And, holy god, the abyssal implications of using the ‘reset turn’ button you’re allowed to press once per battle. It scans like a simple rewind, but going on ITB’s scant time-rules, what’s really happening is you jump backwards by a few minutes and then proceed down a slightly different path than before, thus creating yet another time-fork and leaving the one you’d just been trying to save entirely unprotected. “I damn you all because I didn’t like my mistake” is the message.
This is one reason why I’ve stopped using the pilot Isaac Jones, with his magical two-reset special ability. I’m doubling up the horror if I do. (The other reason is that I’ve gotten much better at the game, which means a) I need resets less often and b) I now know how to take full advantage of the more tactical, non-time-wimey special abilities of other pilots). Every time I failed, every time I reset, and even every time I won, my hands became soaked in newly-created blood I can never wash off.
Don’t let me be misunderstood: I think all of this is brilliant. It’s brilliant because it’s causing me to hesitate, and analyse, and feel terrible remorse, and unlike those vast legions of emotionally-manipulative texts in popular entertainment it’s doing all that without ever telling me to. It’s also driving me to pursue perfection not for bragging rights or unlocks, but because of how guilt-stricken I feel every time a building falls, and all those lives are lost with it, and it’s my fault, and I can never bring them back no matter how much I try to be Sam Beckett.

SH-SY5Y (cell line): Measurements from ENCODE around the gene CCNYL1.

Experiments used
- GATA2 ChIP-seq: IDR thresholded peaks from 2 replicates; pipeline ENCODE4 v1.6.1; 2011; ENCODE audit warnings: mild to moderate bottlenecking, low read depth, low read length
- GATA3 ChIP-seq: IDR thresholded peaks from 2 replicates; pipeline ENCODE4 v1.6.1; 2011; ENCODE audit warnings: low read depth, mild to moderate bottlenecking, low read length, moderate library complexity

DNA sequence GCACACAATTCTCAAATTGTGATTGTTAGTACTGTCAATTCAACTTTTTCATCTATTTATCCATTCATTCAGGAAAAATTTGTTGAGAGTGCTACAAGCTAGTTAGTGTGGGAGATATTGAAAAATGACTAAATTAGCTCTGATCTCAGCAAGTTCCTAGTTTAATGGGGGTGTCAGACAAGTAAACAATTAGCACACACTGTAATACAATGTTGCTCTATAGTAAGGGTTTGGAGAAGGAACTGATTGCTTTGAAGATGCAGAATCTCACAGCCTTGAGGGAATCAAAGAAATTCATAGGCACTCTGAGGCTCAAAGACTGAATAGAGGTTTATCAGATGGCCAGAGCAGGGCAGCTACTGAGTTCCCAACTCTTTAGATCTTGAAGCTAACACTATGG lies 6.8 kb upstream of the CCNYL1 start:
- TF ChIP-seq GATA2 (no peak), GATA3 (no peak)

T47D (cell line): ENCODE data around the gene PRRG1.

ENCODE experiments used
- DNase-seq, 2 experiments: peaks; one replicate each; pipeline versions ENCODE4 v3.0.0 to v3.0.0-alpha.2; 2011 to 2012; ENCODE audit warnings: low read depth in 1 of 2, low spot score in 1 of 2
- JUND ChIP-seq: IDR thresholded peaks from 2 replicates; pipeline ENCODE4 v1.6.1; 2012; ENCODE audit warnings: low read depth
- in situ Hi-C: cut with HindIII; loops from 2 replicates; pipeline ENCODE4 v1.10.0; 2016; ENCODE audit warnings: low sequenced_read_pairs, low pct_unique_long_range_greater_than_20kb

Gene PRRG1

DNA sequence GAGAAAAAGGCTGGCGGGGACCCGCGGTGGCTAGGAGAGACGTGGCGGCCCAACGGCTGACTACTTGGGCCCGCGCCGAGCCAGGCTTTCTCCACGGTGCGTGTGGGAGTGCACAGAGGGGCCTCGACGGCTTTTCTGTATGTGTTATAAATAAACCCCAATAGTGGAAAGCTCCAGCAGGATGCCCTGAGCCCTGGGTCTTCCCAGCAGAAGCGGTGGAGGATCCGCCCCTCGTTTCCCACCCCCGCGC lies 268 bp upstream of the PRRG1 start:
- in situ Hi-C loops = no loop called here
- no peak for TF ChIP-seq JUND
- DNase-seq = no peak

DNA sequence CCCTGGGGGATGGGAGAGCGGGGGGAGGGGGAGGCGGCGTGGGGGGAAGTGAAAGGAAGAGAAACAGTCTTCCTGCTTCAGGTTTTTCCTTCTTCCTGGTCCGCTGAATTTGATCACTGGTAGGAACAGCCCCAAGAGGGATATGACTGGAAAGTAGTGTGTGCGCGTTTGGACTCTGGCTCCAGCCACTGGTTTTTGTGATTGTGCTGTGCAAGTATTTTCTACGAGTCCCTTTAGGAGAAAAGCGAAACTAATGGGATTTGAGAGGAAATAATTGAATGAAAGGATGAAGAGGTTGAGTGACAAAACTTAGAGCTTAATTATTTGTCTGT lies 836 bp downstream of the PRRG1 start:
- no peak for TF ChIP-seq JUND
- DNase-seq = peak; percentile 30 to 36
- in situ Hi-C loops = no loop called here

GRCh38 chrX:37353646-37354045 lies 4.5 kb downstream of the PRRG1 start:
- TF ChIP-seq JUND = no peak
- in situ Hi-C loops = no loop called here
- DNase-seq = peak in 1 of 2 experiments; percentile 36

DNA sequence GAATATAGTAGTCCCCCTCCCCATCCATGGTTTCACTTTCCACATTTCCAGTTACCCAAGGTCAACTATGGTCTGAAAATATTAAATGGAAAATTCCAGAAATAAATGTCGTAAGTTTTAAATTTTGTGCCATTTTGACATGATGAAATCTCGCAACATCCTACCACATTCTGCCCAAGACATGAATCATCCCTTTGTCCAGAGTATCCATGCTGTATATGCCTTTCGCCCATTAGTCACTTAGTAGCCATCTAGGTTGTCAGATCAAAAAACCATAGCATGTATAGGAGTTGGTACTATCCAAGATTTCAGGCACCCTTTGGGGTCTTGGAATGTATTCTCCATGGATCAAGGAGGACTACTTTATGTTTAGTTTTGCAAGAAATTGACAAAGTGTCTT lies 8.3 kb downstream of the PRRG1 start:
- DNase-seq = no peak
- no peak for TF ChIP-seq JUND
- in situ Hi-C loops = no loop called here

This hits even harder in terms of my own pilots. Win or lose, you get to select one of your three mech pilots (if any still live by that point) to jump with you into the next timeline – which means that the other two (if they still live by that point) are abandoned in whichever hellscape you bail out on.
And, when you ‘return’ to the future and choose old allies to join you for your next attempt, what you’ve actually done is spawn new copies of them, who you may then cause to die or also face exile to the apocalypse. On the other hand, when you jump on from a successful campaign/timeline, the other two pilots are presumably being rewarded with a lifetime of peace while you and your lead pilot are doomed to endless war.
Some of the pilots make occasional references to allegiances or family or anxieties from earlier in their lives. The truth is that none of the people they care about are ever accessible to them any more, not as soon as they move to a new timeline for the first time. Is their complicity in birthing endless parallel timelines containing perfect copies of those lost and very probably dead people a noble act, or is it ongoing genocide in the name of self-indulgence?
My head has been polluted with these worries for days now, and the mounting sense that, every time I play, I become more monstrous. Bar an occasional one-line aside from a pilot, the game’s few words did not ask that I feel that way. I love it for it.